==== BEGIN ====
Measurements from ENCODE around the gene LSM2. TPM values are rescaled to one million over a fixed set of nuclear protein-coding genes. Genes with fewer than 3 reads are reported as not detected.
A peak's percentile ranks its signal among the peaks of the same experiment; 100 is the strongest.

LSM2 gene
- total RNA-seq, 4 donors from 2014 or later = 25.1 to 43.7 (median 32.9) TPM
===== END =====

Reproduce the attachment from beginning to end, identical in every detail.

Measurements from ENCODE around the gene LSM2. TPM values are rescaled to one million over a fixed set of nuclear protein-coding genes. Genes with fewer than 3 reads are reported as not detected.
A peak's percentile ranks its signal among the peaks of the same experiment; 100 is the strongest.

LSM2 gene
- total RNA-seq, 4 donors from 2014 or later = 25.1 to 43.7 (median 32.9) TPM